Argued: May 1, 2017
BEFORE: HONORABLE MARY HANNAH LEAVITT, President Judge,
HONORABLE RENÉE COHN JUBELIRER, Judge, HONORABLE
MICHAEL H. WOJCIK, Judge.
HANNAH LEAVITT, PRESIDENT JUDGE
Narberth, LLC (Cornell) appeals an order of the Court of
Common Pleas of Montgomery County (trial court) granting
summary judgment to the Borough of Narberth (Borough) and its
building inspector, Yerkes Associates, Inc. (Yerkes). Cornell
argues that the trial court erred by finding that its breach
of contract, promissory estoppel, and negligent
misrepresentation claims were barred by the governmental
immunity provisions under the act commonly known as the
Political Subdivision Tort Claims Act (Tort Claims Act), 42
Pa. C.S. §§8541-8542, and the related official
immunity provisions. Cornell also argues that the trial court
erred in holding that its evidence was insufficient to
survive summary judgment on its equal protection claim. For
the following reasons, we affirm.
a real estate developer, applied to the Borough for building
permits to construct detached single-family homes on a
four-lot subdivision known as Narberth Arbors. Before
submitting the permit applications, Cornell's
representatives met with William Martin, the Borough manager,
and Robert Loeper, a representative of Yerkes, which does
building inspections for the Borough, to discuss the
construction of the residences. The Borough informed Cornell
that the local ordinances did not require installation of an
automatic sprinkler system in a detached single-family
Cornell submitted construction drawings to Yerkes showing
that the homes would be built with pre-engineered wood roof
trusses and would not have automatic sprinklers. Third
Amended Complaint ¶13; Reproduced Record at 1286a
(R.R.___). Yerkes reviewed and approved the drawings. The
Borough then issued building permits for each residence. The
permits, which did not mention sprinklers, were issued
"subject to the provisions of the Borough
Ordinances." Id., Exhibit A; R.R. 1305a.
Cornell paid the required fees associated with the permits
and began construction.
representative from Yerkes visited the site regularly and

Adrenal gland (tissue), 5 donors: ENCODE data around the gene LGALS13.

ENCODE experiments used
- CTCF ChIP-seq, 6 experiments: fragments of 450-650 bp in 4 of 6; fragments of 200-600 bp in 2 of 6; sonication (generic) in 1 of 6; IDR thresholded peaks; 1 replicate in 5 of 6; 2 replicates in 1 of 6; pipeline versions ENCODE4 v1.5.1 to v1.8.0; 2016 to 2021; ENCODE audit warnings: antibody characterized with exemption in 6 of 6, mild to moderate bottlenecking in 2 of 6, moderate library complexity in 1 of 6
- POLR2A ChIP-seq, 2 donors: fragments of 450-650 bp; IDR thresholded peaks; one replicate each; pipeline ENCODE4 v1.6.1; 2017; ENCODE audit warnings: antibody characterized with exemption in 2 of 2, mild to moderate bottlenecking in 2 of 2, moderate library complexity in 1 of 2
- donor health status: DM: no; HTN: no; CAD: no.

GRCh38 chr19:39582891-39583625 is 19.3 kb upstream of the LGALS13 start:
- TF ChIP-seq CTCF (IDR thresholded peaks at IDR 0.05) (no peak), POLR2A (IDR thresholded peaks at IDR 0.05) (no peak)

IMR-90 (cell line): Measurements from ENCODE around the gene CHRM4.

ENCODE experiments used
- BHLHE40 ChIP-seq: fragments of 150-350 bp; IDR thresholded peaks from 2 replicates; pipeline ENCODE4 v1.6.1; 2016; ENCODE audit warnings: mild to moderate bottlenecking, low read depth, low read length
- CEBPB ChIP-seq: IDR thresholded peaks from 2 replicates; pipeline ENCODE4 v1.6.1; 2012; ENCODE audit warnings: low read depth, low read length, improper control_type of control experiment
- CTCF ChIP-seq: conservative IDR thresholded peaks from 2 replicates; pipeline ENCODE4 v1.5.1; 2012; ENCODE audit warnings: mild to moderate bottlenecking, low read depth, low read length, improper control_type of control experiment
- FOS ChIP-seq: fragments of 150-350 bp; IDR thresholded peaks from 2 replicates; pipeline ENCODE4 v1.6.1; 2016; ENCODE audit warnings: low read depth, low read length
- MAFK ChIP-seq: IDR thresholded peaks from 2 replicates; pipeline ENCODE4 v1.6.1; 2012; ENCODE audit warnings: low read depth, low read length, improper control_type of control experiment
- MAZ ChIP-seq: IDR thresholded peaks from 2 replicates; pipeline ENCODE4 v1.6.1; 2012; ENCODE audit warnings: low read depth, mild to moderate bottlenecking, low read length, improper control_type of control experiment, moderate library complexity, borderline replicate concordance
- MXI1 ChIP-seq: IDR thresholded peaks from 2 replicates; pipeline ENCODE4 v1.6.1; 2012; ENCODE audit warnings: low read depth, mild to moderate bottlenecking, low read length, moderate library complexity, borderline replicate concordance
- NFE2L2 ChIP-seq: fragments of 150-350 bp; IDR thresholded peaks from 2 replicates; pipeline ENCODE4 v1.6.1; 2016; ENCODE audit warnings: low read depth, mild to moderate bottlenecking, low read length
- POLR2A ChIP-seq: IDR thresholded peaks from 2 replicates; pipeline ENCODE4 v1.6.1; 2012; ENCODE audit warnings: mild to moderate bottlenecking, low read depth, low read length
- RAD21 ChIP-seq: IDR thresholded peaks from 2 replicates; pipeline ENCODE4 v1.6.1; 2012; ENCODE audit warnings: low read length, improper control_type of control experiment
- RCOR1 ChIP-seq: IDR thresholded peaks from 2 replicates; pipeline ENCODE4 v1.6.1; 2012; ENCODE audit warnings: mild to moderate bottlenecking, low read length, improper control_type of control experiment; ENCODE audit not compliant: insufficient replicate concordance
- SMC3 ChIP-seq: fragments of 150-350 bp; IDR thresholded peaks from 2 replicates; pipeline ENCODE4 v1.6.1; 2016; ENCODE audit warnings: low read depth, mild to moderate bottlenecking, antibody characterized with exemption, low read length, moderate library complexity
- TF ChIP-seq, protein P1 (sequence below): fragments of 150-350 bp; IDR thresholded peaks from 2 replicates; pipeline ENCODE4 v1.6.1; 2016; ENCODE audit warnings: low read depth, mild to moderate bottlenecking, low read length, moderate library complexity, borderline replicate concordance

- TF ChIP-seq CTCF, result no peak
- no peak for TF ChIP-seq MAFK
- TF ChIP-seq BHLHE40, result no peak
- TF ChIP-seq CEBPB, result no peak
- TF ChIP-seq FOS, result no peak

inspected each stage of the construction. Third Amended
Complaint ¶20; R.R. 1287a. At no time during these
inspections did anyone from Yerkes inform Cornell that it was
required to install automatic sprinklers. Id.,
¶21; R.R. 1287a. After Cornell completed the Lot 1
residence, Yerkes did a final inspection and notified the
Borough to issue a certificate of occupancy. Id.,
¶23; R.R. 1287a.
Borough refused to issue the certificate of occupancy because
Cornell had not installed automatic sprinklers, which are
required for homes constructed with pre-engineered wood roof
trusses. By letter dated September 15, 2010, Martin, the
Borough manager, informed Cornell that the sprinkler systems
were required under Ordinance No. 843, the Fire Prevention
Code (Fire Code), which provides in pertinent part:
(1) All new construction except single family detached and
single family semi-detached dwellings located within the
Borough will be equipped with full sprinkler systems.
a. Exception: if a single family detached or single family
semi-detached dwelling is constructed with wooden truss
floors or roof supports the structure must be sprinklered.
Amended Complaint, Exhibit B, at 1; R.R. 1311a.
letter further explained that "[a]lthough the Borough
has adopted the Uniform Construction Code ("UCC"),
provisions of the UCC do not supersede ordinances in effect
on July 1, 1999 with provisions which equal or exceed the
specific requirements of the UCC." Id.; R.R.
1311a. The letter acknowledged that Cornell's building
permits were issued in error and stated that "[i]f the
violation [of the Fire Code] is not corrected immediately,
the Borough will consider all appropriate remedies available,
including revocation of the previously issued building
permits." Id. at 2; R.R. 1312a.
refused to inspect the remaining residences in the
subdivision until Cornell installed automatic sprinkler
systems. As a result, the construction on Lots 2, 3, and 4
was halted, which "jeopardiz[ed] closings on the Lot 3
and 4 [r]esidences." Third Amended Complaint ¶35;
R.R. 1289a. One couple "sold their home in reliance on
being able to move into their completed [r]esidence and was
thereafter forced to lease-back their prior residence."
Id., ¶39; R.R. 1290a. Similarly, the Lot 1
purchaser had no place to live as a result of the
Borough's refusal to issue a certificate of occupancy for
that residence. Id., ¶36; R.R. 1289a. Cornell
alleges that as a result of the actions of the Borough and
Yerkes, it "had no other option but to install the
sprinkler systems in the [r]esidences, or face breach of its
agreements with the [purchasers]." Id.,
¶45; R.R. 1291a. Cornell alleges its damages include,
but are not limited to, the costs of installing the
sprinklers and relocating the purchasers of the residences to
other housing units. Id., ¶48-50; R.R. 1291a.